All too often, I am aware that what you see is not necessarily what you get. As I presented a workshop on Friday about video editing, I realised that I really did need a bit of practice. OK, I have created one or two projects before, have a pretty clear grasp of the pitfalls (it's nearly always the issue of file size) but it's a while since I spent time exploring Windows Movie Maker in any depth and I was conscious that I was only a page or two ahead of the learners on Friday. With a few video clips from Libya there in a folder and a promise to share them with Mohammed and the two drivers, it was time to invest a little time and energy.
I've been using a Flip video camera borrowed from work for quite some time and loved it enough to buy one for myself - a Mino HD. Whilst we were in Libya, I kept it in my pocket and found it really great when my camera battery expired unexpectedly. This wasn't really a place where I'd consider capturing a moving image - these ruins were pretty still! But, by sweeping slowly round, I was able to get a feel for the scale of the place and, best of all, grab some still images from the video file when I got home. I also captured a fair bit of the pavements by leaving it switched on unintentionally, but that's another story ;-)
It was in the Sahara where the Flip came into its own. Though a still photograph can give an impression of the scale of the place (my apologies for using a photo for a second, possibly third time!) it was the Flip which allowed me to create a memory of the experience. Record the fun of it all, so to speak.
I came home and downloaded the clips and fell upon a bit of a stumbling block. My great HD camera captured really fine video, but oh my goodness, the file sizes were enormous. How on earth was I going to manage them? The answer came in the form of software recommended in the class materials - who says teachers are not learning at the same time as their students?! Using Prism Video File converter, which comes as part of the freely available NCH suite of media editing tools, I whittled the files down to a more manageable size and imported them into Windows Movie Maker.
Finding one or two of the gaps where I'd cut out some parts I didn't really want to share (perhaps not surprising what idiot things I say and do when I forget it's being recorded) not to mention all those shots of my feet, I decided to import one or two of the still images alongside.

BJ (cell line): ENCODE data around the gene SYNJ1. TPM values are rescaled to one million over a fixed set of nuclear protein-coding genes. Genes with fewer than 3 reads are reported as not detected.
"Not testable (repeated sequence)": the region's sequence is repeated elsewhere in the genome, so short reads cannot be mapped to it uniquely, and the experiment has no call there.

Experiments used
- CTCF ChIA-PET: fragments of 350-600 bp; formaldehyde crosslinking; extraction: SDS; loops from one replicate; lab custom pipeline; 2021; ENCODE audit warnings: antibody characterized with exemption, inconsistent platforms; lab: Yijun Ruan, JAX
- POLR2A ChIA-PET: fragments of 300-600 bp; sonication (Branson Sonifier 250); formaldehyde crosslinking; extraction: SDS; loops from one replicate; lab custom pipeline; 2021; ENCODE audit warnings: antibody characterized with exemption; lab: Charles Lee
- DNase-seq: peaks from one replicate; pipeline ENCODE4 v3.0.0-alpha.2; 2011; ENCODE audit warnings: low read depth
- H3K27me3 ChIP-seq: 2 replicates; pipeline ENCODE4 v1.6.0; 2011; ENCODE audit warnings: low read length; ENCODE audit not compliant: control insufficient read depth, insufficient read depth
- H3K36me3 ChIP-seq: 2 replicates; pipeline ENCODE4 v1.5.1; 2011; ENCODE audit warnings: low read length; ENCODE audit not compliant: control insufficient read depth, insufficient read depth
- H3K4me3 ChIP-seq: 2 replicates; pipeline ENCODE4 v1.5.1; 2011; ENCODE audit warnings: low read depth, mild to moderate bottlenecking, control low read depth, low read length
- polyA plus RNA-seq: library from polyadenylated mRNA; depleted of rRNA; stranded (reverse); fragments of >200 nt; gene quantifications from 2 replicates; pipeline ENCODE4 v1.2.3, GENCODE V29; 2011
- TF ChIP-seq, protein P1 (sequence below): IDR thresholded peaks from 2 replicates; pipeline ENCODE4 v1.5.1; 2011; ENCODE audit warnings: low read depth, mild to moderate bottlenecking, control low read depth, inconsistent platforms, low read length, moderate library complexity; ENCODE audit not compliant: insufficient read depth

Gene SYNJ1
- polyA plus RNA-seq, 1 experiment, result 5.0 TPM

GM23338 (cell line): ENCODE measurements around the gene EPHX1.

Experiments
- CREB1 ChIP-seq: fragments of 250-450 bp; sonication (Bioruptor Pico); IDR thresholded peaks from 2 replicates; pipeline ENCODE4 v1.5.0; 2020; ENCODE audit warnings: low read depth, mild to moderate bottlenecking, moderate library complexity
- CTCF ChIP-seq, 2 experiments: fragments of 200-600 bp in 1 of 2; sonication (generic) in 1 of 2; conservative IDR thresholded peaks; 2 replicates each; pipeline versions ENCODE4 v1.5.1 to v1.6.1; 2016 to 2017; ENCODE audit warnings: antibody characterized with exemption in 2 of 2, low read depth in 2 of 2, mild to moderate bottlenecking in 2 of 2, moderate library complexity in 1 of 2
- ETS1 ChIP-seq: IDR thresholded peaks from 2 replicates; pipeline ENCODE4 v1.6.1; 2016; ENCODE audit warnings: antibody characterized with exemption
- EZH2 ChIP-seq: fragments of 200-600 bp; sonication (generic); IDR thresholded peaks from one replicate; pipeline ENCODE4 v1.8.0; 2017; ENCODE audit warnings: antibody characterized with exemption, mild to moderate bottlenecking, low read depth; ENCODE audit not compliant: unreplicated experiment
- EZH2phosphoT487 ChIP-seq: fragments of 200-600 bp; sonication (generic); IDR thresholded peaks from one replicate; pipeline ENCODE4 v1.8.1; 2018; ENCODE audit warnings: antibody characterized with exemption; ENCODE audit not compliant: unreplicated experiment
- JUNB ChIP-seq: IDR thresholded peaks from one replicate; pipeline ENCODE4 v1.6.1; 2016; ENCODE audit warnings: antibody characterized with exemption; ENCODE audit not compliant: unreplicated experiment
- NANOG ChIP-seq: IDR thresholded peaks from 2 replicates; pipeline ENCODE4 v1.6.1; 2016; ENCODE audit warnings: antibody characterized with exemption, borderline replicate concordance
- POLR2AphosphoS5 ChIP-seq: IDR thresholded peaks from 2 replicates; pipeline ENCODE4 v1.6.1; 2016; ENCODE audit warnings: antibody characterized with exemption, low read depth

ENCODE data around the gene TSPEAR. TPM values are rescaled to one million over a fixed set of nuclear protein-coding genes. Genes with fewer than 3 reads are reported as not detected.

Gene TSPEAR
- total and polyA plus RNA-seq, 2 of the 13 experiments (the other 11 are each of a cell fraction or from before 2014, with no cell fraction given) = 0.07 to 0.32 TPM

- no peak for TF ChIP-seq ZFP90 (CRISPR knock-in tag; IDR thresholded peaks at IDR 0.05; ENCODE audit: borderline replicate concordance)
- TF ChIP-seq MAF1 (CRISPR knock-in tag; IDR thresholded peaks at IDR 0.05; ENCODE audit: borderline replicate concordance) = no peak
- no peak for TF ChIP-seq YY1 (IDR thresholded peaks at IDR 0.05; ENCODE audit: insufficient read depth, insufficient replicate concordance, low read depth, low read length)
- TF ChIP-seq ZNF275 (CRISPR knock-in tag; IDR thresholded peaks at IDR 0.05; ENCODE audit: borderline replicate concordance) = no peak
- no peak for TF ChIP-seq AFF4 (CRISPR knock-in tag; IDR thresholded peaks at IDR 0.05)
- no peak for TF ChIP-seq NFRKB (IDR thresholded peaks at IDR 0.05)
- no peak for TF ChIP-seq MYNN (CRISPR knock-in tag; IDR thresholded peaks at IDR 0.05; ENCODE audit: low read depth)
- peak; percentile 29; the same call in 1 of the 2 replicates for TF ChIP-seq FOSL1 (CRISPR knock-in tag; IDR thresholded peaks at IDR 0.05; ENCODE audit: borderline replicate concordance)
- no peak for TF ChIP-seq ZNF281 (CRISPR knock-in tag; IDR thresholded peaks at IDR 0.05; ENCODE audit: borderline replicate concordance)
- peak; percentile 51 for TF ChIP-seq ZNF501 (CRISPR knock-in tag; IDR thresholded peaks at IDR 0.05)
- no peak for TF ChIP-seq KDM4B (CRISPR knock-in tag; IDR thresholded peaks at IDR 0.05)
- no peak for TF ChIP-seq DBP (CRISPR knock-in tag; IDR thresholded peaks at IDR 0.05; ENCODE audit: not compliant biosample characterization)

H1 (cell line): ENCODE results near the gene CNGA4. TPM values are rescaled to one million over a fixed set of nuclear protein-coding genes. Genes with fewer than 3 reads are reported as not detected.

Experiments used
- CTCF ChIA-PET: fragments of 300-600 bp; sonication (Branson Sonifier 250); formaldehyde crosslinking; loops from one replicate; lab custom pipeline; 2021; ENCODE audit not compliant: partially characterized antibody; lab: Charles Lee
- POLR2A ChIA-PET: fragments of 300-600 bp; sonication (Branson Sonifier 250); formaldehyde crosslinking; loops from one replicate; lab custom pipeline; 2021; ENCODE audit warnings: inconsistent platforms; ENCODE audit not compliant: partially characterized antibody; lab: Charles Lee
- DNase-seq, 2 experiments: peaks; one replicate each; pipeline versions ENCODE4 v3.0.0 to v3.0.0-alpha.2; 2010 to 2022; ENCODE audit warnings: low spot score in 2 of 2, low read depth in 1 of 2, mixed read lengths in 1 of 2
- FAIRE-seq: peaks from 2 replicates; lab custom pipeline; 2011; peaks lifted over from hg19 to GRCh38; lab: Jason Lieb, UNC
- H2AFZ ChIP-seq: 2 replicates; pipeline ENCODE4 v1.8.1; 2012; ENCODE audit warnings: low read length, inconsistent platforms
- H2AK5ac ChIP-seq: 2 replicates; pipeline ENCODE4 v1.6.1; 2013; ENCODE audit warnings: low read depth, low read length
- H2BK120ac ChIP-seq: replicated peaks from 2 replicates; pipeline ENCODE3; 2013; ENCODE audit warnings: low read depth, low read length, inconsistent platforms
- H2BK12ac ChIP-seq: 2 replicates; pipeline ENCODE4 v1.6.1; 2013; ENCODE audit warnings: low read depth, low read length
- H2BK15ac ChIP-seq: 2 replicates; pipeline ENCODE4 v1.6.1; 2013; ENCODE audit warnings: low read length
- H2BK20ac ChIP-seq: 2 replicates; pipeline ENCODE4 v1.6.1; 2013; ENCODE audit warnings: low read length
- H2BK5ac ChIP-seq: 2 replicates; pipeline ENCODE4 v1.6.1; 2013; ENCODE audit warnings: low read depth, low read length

But then, I decided I wanted music.
Poor Mark endured an afternoon of me trawling through my itunes collection, sampling a hundred (it seemed) websites with free downloads of arabic music, none of which was really what I was looking for. I came across some interesting Tuareg bands and became totally distracted before I reminded myself what I was supposed to be doing.
I added a soundtrack from the default samples included in the program - which seemed to fit pretty well and to prove the theory that the thing I'm looking for is nearly always right there at the end of my nose! At about 11.30 last evening, I was able to upload the finished project to You Tube and email our Libyan friends with a link.
In answer to a few questions about the video:
We travelled (Mark, Ed, Mohammed our guide and I) in two 4WD vehicles. I generally sat in the first car with Mohammed, which enabled me to film and take photos of Mark and Edward following us. From time to time, the drivers would get out and walk to the edge of the dune to assess whether they felt comfortable driving down it and, having got down there, if there was a possible way out again. Whilst they did this, we took the chance to jump out and get some sand between our toes! Occasionally, as in the film, they had to run quite a way down the steep dune and, more difficult, climb back up again. Once or twice, they had second thoughts and took a different route but mostly, down we slithered on the soft, dry sand as can be seen in one of the shots.
We saw only one or two other cars during the day in the desert and these were by the lakes. Otherwise, it felt as though we had the whole of the Sahara to ourselves! The landscape in the video is typical - mostly sand dunes with the occasional palm tree and areas of scrubby vegetation as far as the eye can see. The Ubari Lakes are quite out of place and appear from nowhere, small clusters of activity in an otherwise silent place.